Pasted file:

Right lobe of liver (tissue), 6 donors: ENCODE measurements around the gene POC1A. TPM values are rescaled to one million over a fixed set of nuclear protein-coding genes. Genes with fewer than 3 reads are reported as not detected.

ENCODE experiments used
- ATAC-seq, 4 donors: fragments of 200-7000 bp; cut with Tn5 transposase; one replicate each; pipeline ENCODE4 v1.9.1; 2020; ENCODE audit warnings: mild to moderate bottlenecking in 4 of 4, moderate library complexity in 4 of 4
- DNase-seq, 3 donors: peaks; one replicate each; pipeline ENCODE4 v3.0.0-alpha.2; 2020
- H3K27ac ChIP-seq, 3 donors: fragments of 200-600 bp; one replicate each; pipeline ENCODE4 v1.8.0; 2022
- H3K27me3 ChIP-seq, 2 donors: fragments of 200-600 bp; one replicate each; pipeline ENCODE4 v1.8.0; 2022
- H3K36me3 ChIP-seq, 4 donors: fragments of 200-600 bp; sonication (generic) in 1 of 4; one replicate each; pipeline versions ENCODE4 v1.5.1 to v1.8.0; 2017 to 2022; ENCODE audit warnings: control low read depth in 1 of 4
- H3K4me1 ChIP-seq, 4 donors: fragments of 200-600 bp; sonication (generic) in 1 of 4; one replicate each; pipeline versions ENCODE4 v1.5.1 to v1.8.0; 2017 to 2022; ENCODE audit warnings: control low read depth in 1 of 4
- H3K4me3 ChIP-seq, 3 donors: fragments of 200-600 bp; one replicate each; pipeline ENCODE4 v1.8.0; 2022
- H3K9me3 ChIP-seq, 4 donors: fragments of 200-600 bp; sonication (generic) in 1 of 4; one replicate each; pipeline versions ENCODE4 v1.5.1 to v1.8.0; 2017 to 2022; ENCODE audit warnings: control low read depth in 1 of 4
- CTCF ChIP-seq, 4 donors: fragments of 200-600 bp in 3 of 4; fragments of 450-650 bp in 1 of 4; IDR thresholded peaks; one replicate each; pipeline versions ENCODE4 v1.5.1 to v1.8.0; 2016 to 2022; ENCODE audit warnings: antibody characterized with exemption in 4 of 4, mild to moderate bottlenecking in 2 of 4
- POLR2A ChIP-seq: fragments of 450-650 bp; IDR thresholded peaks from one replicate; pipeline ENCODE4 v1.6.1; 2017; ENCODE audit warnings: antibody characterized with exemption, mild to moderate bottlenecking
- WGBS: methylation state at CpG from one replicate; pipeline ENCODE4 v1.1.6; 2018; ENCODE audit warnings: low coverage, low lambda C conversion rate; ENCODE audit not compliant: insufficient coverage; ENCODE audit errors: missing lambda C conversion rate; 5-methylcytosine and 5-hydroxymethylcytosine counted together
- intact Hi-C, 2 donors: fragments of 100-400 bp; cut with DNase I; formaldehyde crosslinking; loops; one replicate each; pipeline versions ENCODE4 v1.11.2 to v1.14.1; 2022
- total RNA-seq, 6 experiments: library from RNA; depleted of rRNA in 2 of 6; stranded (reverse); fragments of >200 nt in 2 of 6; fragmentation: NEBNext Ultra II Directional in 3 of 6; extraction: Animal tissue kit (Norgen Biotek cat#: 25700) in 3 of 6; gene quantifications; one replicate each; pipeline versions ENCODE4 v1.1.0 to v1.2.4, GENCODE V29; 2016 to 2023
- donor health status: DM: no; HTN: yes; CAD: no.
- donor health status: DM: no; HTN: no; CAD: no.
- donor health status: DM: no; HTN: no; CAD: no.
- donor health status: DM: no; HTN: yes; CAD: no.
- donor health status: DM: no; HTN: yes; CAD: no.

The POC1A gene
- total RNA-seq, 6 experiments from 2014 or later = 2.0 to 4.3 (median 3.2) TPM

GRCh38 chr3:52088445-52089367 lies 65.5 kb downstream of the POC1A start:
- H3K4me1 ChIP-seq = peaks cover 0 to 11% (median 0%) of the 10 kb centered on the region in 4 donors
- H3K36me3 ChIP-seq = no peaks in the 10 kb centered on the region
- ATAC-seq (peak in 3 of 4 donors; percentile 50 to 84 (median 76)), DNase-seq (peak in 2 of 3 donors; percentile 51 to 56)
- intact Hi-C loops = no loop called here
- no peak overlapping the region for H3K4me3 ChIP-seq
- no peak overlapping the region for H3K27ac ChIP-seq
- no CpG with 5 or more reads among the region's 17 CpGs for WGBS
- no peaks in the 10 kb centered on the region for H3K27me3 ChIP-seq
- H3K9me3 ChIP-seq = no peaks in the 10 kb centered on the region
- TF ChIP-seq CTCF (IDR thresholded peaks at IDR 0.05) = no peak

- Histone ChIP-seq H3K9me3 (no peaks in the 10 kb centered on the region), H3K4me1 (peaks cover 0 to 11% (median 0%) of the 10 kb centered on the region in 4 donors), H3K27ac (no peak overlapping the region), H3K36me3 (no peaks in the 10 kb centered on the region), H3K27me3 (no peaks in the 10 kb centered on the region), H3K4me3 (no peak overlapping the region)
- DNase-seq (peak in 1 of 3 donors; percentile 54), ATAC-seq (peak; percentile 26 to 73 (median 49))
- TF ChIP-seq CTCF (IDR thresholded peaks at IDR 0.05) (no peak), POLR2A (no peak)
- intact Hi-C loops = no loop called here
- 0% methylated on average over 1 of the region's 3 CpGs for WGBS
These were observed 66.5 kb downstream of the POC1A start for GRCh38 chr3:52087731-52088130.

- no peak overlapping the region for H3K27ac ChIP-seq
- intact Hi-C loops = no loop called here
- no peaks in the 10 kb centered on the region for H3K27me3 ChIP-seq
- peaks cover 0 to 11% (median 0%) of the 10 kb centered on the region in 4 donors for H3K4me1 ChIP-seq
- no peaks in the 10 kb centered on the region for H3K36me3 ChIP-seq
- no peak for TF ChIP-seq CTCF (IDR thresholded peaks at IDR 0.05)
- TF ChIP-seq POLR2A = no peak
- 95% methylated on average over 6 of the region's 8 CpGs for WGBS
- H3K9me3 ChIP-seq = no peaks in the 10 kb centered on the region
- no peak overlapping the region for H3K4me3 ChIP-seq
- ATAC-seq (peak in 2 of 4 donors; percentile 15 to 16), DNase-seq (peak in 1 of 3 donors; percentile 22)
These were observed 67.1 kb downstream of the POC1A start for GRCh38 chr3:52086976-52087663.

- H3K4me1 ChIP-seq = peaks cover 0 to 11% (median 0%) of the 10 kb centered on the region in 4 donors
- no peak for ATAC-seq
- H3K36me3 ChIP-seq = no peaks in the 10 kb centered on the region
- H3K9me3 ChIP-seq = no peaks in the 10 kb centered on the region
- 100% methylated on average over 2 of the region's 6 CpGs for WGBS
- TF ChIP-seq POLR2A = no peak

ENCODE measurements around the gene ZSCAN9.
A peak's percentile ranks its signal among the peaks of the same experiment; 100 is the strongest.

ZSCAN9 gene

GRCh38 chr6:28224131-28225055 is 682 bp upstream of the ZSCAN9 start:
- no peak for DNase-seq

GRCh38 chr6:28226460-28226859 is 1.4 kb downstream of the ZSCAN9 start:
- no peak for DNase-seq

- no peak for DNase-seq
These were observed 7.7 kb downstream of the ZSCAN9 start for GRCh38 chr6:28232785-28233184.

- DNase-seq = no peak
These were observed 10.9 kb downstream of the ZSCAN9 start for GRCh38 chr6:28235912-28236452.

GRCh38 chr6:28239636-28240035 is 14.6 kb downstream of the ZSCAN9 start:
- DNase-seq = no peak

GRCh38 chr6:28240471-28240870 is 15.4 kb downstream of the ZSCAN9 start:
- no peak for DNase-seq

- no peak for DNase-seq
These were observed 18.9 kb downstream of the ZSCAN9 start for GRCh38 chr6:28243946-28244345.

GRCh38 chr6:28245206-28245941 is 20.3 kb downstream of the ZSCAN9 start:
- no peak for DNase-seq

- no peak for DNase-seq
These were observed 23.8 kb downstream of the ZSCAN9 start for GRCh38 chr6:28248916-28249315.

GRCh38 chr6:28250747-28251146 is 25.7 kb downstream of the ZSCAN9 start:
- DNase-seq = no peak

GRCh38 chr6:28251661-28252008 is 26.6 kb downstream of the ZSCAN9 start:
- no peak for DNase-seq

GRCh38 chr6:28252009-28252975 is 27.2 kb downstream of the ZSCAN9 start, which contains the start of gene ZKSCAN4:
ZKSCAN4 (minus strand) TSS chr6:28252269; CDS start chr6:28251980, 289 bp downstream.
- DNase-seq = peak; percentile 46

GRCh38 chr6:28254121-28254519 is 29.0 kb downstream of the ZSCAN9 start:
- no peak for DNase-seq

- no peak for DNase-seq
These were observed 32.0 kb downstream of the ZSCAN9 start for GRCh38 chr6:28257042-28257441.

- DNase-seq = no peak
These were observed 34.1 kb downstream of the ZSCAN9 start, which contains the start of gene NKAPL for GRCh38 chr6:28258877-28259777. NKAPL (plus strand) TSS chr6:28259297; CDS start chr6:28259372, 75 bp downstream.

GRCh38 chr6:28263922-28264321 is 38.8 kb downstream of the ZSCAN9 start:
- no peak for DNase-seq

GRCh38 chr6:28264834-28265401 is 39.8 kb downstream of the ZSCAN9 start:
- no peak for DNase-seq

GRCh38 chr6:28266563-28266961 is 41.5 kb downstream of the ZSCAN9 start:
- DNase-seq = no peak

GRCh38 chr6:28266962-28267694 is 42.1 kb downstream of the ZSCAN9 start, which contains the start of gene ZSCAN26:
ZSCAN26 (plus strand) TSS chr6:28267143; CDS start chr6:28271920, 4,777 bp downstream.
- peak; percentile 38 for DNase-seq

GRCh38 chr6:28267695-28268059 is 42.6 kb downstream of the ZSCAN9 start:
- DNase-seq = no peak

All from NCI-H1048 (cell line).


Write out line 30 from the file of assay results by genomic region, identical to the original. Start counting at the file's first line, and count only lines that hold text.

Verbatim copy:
- no CpG with 5 or more reads among the region's 17 CpGs for WGBS